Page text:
This digital model of a physical reconstruction was created for Christmas 2015. It demonstrates how data can be re-used in ways not intended or imagined by the original author, and allows us to test Blender as an interface for navigating a 3D model and intuitively augmenting it with metadata.
This model was not born digital – it was physically constructed from gingerbread, based on architectural drawings of the church of Our Lady of Asinou.
The gingerbread church was photographed and 47 images were used to construct a photogrammetric model in Agisoft PhotoScan.
The resulting medium-quality mesh was further decimated in 3D Studio Max.
The optimised digital gingerbread house model was imported into Blender, together with a terrain generated from real-world geodata of the area and several decorative scene elements, then exported for online display using Blend4Web.
To construct your own gingerbread monument:
Working from photographs and elavations, draw simplified stencils of all visible elements, keeping in mind that gingerbread is relatively fragile as a load-bearing element and does not deal with compression or tension well – a scale of 1:1 is not recommended.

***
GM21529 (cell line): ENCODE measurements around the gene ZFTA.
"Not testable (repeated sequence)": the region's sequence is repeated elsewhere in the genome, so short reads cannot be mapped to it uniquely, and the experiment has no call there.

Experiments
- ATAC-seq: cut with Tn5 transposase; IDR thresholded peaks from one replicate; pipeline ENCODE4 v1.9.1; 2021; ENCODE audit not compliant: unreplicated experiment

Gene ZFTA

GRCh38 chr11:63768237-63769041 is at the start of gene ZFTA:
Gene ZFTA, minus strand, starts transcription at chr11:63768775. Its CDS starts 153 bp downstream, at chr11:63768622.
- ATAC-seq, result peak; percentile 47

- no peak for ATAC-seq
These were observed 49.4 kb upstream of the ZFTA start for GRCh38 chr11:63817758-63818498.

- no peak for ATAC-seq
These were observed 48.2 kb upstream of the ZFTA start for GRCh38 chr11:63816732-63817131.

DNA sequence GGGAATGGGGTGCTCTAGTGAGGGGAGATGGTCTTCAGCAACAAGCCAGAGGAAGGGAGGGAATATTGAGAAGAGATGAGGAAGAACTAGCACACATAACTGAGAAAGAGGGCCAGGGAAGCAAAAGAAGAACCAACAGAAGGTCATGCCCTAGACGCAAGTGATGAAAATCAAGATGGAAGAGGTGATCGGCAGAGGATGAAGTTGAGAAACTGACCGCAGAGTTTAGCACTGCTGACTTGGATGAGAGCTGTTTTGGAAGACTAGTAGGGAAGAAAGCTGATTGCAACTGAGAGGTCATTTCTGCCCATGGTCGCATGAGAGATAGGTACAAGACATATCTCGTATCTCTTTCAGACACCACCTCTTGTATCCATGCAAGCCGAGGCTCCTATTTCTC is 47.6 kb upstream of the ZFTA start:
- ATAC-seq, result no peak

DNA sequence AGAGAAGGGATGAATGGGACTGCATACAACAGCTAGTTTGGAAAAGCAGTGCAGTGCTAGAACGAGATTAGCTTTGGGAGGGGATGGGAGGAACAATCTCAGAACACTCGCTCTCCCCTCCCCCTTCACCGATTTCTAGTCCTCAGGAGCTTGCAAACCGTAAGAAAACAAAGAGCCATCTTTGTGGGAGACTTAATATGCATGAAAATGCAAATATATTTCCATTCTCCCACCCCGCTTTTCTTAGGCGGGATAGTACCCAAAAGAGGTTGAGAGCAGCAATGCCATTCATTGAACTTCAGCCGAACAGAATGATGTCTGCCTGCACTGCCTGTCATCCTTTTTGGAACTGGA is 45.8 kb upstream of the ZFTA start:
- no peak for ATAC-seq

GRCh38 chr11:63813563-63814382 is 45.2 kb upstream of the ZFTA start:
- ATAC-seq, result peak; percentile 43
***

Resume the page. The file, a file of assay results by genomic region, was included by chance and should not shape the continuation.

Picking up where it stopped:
- 300g flour + extra for rolling
- 200g butter
- 75g honey
- 50g sugar
- 1 egg
- ca 1.5 tbsp of mixed spices: cinnamon, ginger, allspice, pepper, and cloves
to make a stiff dough and allow to rest in a cool place for at least three hours and up to one week. Roll out to a thickness of 6mm directly on baking paper and use stencils to cut out the parts needed. Trim excess dough, leaving an edge of approximately 1cm to avoid spreading.
Bake for 12 minutes at 175°C.
Assemble using icing made from egg white, icing sugar, and flavouring (optional) and decorate as desired.